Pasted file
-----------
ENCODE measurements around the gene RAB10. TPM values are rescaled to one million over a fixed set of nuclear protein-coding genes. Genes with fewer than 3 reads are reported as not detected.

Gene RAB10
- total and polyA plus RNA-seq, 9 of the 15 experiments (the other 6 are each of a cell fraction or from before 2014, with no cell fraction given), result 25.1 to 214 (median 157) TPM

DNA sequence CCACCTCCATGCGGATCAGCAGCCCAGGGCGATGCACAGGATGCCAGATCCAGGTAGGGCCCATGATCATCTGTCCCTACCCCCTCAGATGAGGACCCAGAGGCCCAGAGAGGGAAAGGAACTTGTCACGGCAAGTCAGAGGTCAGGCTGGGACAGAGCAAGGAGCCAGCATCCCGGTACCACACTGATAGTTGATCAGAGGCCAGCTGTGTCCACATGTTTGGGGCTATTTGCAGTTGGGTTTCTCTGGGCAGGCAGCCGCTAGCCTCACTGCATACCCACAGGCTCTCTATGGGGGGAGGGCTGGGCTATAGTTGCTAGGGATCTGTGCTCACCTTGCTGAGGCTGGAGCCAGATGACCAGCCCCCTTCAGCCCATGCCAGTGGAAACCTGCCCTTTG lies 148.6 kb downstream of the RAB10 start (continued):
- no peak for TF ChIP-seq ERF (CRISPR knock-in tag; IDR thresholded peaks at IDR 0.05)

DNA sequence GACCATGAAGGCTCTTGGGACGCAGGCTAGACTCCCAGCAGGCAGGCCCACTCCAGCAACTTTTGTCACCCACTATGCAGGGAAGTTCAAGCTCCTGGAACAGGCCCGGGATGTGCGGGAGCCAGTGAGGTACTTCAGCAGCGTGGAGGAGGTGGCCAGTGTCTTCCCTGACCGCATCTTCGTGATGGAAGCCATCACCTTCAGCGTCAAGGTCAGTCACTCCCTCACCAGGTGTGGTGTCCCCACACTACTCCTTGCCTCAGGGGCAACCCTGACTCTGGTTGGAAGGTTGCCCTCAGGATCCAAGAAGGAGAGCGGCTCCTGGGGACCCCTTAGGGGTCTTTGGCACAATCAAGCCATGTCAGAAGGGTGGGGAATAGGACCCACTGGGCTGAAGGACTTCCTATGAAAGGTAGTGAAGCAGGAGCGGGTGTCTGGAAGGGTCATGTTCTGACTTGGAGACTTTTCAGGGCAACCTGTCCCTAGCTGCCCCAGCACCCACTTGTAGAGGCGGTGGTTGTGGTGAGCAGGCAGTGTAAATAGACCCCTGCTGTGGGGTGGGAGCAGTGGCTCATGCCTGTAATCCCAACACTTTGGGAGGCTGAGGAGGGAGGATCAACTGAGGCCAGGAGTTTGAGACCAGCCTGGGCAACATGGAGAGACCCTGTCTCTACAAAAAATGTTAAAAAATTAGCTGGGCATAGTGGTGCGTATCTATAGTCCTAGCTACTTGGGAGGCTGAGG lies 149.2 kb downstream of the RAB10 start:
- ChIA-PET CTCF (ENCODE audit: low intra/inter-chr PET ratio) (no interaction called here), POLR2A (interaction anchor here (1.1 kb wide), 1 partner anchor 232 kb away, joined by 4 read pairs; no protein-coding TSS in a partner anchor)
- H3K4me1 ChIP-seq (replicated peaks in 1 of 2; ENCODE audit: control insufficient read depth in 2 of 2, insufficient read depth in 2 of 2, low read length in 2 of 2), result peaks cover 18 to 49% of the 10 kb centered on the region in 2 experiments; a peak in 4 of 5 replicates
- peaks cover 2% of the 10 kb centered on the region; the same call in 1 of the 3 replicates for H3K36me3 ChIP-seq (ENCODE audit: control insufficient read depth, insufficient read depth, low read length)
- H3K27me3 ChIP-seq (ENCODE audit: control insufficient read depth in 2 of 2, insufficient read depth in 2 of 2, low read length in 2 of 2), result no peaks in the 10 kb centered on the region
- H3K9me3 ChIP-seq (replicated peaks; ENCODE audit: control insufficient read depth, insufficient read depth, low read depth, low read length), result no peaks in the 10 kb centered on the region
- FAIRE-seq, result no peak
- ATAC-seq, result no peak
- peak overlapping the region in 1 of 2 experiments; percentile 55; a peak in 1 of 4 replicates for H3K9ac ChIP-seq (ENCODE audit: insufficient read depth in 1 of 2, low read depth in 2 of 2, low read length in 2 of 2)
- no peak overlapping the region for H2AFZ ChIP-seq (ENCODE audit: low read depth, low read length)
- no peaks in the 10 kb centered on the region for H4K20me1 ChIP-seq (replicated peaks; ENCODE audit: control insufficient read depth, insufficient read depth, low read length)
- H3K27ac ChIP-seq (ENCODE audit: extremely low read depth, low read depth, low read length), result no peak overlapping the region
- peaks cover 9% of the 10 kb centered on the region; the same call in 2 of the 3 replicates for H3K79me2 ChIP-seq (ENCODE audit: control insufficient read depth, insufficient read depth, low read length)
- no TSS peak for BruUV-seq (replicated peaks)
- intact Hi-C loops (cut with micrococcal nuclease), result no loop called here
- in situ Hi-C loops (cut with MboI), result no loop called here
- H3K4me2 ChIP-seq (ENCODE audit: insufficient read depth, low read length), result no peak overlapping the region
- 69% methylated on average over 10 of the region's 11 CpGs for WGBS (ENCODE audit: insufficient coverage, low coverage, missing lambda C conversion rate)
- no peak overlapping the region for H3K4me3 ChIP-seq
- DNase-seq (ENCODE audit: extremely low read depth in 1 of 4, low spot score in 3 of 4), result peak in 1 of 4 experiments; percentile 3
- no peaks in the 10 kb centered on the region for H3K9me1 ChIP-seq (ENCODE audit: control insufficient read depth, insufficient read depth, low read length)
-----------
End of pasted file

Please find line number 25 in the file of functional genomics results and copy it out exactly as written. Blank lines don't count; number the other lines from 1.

- DNase-seq (ENCODE audit: extremely low read depth in 1 of 4, low spot score in 3 of 4), result peak in 1 of 4 experiments; percentile 3